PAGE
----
Wednesday, March 19, 2008

List #19: World Water Day - Importance of clean water and sanitation

World Water Day is scheduled for 20 March, so here's a list of the impact of water and sanitation on the lives of children.

While people in developed countries take water and sanitation for granted, for the 2.6 billion people on the planet, they seem like luxuries. When population density was light and rivers ran clear, people felt the supply of water was unlimited. From the Foreign Policy blog on Children, there are several post on the effect of lack of clean water and sanitation on children who are more susceptible to water-related problems:
1. water-borne: while agencies will often advise people to boil water, what happens when there are no nearby forests (because they have been cut down) and gas or charcoal is too expensive? People drink from unsafe sources when they are forced to. This leads to a variety of water-borne diseases which can leave people, especially children, malnourished and weak. Kids can't concentrate in school, parents can't work which may cause their children to drop out to contribute to family income. When people in developed countries think of diarrhea, they usually think of a short, uncomfortable condition. Many of these diarrheal diseases such as typhoidand cholera can lead to death or long-term disability.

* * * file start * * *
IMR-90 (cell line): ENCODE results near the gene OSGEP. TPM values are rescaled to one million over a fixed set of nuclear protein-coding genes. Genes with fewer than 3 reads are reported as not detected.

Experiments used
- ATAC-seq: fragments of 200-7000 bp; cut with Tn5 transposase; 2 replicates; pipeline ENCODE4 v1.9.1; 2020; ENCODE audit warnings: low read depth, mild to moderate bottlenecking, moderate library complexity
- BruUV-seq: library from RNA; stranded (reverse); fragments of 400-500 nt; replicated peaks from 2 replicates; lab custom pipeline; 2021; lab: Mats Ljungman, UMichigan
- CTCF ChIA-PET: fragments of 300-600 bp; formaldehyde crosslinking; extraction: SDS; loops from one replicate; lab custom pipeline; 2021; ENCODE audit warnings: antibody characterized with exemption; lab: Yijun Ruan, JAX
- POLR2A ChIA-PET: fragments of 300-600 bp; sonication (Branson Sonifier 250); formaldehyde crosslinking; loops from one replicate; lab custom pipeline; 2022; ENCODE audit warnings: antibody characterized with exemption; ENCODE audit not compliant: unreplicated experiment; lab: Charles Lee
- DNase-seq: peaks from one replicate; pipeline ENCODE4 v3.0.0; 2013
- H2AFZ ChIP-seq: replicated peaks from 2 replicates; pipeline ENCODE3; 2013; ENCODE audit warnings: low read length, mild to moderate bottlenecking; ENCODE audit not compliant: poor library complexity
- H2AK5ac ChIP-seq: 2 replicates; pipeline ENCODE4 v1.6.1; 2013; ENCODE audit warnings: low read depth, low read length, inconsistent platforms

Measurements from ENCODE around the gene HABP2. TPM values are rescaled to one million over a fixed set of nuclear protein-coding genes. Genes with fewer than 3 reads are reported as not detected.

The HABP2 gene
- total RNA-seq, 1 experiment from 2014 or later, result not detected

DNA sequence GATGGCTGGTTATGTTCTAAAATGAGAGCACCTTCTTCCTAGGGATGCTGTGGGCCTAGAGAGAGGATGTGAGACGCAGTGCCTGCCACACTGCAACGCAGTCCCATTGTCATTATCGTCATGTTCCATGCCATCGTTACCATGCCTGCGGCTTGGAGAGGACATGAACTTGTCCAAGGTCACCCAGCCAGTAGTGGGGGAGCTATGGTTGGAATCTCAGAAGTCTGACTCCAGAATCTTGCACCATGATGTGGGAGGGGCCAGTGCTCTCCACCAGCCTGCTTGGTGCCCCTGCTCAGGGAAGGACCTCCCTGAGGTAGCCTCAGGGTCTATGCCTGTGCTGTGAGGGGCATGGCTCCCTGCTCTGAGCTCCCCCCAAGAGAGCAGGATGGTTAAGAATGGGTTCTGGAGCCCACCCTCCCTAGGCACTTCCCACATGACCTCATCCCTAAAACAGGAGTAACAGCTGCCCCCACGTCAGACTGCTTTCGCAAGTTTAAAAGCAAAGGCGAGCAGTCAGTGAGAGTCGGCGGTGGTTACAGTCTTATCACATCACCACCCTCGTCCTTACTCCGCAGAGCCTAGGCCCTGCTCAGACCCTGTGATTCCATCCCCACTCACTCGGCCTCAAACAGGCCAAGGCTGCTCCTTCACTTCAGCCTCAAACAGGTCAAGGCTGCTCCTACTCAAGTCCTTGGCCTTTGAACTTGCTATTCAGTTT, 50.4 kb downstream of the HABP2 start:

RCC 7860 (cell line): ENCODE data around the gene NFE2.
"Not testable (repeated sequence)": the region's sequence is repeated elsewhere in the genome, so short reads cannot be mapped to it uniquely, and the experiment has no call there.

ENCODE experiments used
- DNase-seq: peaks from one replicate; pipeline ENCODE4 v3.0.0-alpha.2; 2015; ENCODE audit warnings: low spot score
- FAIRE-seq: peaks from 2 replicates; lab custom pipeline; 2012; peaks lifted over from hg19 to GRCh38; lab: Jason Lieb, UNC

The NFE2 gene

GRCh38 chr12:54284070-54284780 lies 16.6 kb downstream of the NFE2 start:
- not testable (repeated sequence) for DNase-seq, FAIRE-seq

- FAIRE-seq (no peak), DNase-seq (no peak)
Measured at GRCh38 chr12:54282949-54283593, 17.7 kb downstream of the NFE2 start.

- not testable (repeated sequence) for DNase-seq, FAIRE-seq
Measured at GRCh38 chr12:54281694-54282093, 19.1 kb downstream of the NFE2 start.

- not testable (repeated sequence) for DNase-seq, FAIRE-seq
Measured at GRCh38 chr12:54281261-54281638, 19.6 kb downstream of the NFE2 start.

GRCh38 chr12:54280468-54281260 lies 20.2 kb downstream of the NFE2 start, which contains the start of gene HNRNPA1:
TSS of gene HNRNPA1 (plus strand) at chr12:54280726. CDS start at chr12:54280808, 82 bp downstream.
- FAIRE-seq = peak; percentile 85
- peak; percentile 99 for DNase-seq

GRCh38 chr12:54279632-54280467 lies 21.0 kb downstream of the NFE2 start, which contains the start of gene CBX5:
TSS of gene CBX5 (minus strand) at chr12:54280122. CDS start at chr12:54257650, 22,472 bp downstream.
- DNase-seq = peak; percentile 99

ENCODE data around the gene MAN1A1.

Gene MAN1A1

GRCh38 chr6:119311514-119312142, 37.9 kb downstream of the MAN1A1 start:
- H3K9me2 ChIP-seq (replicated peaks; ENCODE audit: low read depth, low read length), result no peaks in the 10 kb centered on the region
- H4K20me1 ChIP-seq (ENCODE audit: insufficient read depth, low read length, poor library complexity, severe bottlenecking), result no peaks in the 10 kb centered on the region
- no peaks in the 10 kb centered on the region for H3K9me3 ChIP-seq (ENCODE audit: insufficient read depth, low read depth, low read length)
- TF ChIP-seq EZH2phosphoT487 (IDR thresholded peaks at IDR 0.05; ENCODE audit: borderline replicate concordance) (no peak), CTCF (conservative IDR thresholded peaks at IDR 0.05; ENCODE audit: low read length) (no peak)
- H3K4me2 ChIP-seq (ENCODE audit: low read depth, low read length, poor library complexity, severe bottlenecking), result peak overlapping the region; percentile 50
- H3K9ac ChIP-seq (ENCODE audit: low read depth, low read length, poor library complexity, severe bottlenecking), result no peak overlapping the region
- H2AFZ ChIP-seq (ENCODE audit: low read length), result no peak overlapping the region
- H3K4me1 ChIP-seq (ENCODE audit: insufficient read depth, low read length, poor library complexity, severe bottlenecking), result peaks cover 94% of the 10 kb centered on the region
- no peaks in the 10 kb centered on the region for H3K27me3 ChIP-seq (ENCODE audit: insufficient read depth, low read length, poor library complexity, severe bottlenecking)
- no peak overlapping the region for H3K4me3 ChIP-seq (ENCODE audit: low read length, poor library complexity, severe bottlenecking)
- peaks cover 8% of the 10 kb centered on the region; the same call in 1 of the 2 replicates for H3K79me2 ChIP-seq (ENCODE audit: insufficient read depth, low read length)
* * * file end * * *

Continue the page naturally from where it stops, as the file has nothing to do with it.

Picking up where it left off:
2. water-washed: vegetables washed in unclean water can transmit infection.
3. water-based: probably refers to chemicals in the water. The Jilin chemical plant explosion and contamination of the Songhua River with benzene and other chemicals affected drinking water for millions of people. Benzene can lower white blood counts which prevents people's immune systems from fighting infections.
4. water-related insect vector: Malaria is a major killer of children. Epidemics of Dengue Fever, a mosquito-borne virus, affect thousands of children each year.
5. diseases caused by poor sanitation: There's a list on this blog page. It's not just diarrhea. Schistosomiasis, if not treated, can lead to cancer from chronically inflamed bile ducts. Typhoid lasts over several weeks - just when the abdominal upset and fever seem to get better, the intestines can perforate, leading to rapid death.

What can proper sanitation and hygiene do:
# Lower morbidity rates in the population.
# Lower mortality rates due to diarrhea.
# Better nutrition among children.
# Cleaner environment.
# Safer food and increased impact of improved water supplies.
# Better learning and retention among school children.
# Dignity and privacy, especially women and girls.

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